The first month of Q2 was by no means uneventful – particularly where cyber crime is concerned. From hacked tornado sirens to virtual reality, let’s take a look at some of the highlights from the month that was.
Dallas Gets a Wakeup Call
If you live in Dallas, you probably didn’t sleep well on the night of April 8. This is because for nearly one and a half hours, every one of the city’s 156 tornado sirens blared uncontrollably. The good news is that there were no tornados. The bad news is that this is yet another example of hackers infiltrating components of critical infrastructure. According to The Washington Post, this isn’t the first time Dallas’ critical infrastructure was breached (in 2016, someone hacked traffic lights, and hijacked road signs to splay spam messages. But it was definitely the loudest – and that may have been the point. Wired ventured to guess that perhaps this was a symbolic wake-up call, alerting us that it’s time to improve security.
BrickerBot Is Breaking the IoT
Of all the Internet of Things botnets to crop up in the past year, BrickerBot stands alone. BrickerBot malware corrupts a device’s storage to transform it into a permanent DDoS device, a tactic known as “bricking.” According to the gray-hat hacker who is responsible for crafting the source code (known only as janit0r), BrickerBot has already incapacitated 2 million IoT devices. If there’s a silver lining, it’s that janit0r appears to have created the malware for the same reason someone woke up 1.3 million Dallas residents: to raise awareness. Needless to say, we’re at attention. Remember what happened when Mirai’s source code became available a few months ago? If you need a refresher, click here.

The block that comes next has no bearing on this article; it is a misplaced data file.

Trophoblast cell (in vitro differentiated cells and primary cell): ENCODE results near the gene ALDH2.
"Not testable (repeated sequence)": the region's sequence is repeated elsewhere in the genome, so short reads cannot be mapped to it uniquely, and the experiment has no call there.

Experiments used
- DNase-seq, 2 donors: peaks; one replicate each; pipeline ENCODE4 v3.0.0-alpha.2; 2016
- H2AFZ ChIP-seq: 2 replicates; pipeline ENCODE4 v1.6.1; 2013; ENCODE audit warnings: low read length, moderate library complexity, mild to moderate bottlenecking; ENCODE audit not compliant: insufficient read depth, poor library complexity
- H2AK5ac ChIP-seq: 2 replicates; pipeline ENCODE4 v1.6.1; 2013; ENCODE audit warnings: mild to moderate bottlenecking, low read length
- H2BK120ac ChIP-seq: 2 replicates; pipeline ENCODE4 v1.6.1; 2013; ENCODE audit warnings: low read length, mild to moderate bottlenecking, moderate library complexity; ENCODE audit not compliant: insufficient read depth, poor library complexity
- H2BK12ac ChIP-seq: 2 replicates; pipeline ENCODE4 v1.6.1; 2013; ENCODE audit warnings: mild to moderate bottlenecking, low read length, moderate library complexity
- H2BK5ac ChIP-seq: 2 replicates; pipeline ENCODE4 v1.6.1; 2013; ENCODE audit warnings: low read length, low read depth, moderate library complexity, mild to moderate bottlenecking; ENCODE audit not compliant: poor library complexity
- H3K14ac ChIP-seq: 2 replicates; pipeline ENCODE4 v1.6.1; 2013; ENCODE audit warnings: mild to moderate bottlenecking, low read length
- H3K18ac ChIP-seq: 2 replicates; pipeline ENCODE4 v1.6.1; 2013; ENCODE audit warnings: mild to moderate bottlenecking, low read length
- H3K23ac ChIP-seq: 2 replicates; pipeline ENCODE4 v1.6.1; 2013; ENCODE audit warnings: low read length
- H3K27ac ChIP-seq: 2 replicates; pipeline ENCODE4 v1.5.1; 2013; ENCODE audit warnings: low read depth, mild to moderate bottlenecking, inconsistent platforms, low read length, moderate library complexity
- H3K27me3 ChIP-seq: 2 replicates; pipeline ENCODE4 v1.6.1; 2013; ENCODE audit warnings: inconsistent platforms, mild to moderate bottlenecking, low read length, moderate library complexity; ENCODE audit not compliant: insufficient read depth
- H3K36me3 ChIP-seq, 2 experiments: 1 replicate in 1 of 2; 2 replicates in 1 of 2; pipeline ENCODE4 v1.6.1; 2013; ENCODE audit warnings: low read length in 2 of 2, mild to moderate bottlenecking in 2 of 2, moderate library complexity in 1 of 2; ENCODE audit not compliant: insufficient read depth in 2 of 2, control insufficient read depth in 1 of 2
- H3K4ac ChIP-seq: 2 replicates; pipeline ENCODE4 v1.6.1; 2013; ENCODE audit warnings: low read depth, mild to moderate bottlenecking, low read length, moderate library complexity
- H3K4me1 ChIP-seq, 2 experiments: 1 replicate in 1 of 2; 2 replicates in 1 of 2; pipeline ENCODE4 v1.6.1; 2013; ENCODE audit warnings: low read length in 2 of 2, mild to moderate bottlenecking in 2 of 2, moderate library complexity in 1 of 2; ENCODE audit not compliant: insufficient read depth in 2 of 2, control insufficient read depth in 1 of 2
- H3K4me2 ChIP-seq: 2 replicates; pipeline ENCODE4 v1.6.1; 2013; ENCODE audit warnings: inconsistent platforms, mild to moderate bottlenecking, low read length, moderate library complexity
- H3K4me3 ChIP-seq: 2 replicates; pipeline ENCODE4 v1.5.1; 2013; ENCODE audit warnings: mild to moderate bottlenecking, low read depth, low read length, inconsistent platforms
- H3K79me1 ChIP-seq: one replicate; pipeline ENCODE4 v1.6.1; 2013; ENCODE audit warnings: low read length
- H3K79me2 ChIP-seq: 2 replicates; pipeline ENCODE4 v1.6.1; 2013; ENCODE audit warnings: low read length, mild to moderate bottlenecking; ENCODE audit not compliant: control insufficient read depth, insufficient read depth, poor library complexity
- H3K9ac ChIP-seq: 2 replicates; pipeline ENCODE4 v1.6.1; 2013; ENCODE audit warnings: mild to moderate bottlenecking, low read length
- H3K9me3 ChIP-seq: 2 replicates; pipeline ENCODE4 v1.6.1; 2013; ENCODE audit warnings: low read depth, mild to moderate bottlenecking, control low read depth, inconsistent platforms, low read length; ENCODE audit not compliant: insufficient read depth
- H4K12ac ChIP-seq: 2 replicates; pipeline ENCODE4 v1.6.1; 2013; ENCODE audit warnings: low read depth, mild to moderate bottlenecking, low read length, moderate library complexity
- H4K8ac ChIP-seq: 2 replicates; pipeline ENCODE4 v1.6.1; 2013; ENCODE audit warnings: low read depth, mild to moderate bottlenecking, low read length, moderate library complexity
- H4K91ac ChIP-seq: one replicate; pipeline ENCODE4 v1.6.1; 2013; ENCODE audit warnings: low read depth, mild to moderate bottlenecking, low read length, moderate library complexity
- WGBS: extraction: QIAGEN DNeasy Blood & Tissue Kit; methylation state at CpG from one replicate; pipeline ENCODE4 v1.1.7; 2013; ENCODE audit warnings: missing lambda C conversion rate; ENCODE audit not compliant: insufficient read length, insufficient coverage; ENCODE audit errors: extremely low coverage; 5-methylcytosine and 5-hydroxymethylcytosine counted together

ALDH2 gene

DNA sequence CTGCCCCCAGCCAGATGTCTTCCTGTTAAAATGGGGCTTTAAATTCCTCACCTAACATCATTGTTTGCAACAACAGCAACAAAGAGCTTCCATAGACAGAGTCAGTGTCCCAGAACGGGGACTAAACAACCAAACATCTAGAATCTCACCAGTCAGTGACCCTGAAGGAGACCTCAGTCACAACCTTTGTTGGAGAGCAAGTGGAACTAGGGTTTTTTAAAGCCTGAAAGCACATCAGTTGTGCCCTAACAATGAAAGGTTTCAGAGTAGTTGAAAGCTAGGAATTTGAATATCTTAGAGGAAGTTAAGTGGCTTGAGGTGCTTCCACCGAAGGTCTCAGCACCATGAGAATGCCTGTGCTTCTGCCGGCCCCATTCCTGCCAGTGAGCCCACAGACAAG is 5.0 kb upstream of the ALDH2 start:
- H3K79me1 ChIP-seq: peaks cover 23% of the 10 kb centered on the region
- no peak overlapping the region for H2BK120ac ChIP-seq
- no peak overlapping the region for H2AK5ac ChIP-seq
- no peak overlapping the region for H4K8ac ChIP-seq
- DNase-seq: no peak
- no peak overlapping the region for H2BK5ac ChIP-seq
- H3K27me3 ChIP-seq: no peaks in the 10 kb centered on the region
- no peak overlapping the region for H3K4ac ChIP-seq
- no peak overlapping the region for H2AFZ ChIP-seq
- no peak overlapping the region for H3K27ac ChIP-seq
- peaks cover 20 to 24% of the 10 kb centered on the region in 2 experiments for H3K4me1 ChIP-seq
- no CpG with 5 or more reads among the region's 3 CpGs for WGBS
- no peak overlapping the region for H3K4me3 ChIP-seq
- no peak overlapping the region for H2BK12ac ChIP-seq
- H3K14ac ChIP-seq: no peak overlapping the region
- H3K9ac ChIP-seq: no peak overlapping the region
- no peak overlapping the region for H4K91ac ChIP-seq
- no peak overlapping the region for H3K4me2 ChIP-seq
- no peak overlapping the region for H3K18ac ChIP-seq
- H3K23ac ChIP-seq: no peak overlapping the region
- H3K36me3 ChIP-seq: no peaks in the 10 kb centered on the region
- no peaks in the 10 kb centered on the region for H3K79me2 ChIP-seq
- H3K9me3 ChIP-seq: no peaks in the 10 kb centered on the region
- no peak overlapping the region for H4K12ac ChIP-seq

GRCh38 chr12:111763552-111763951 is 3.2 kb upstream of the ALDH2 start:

Nearly 9,000 C&C Servers Identified in ASEAN Region
On April 24, Interpol discovered that approximately 8,800 servers had been infected with various forms of malware. These included strains that are used against financial institutions, ransomware and DDoS malware. According to Reuters, 270 websites based in the ASEAN region were found to have been infected with malware. Among them were government websites believed to have access to personally identifiable information. As of this writing, the story is late and breaking. We expect to hear more about it in the coming weeks.
F8 Developer Conference: What’s Next for AR and VR?
Last but not least, Facebook held its annual F8 conference this month in San Jose, California, and augmented and virtual reality were the belles of the ball. They talked about Facebook Spaces, a VR social network exclusively for Oculus Rift. Other highlights includes Facebook’s new “Camera Effects” platform, which like Snapchat, provides an AR experience for users. By and large, these are early iterations of the AR and VR. According to the Oculus Rift team, full AR and VR are five to 10 years in the making. Until then, though, we’ll just have to be content to use these devices for recreation purposes, like making sharks swim in circles around our cereal.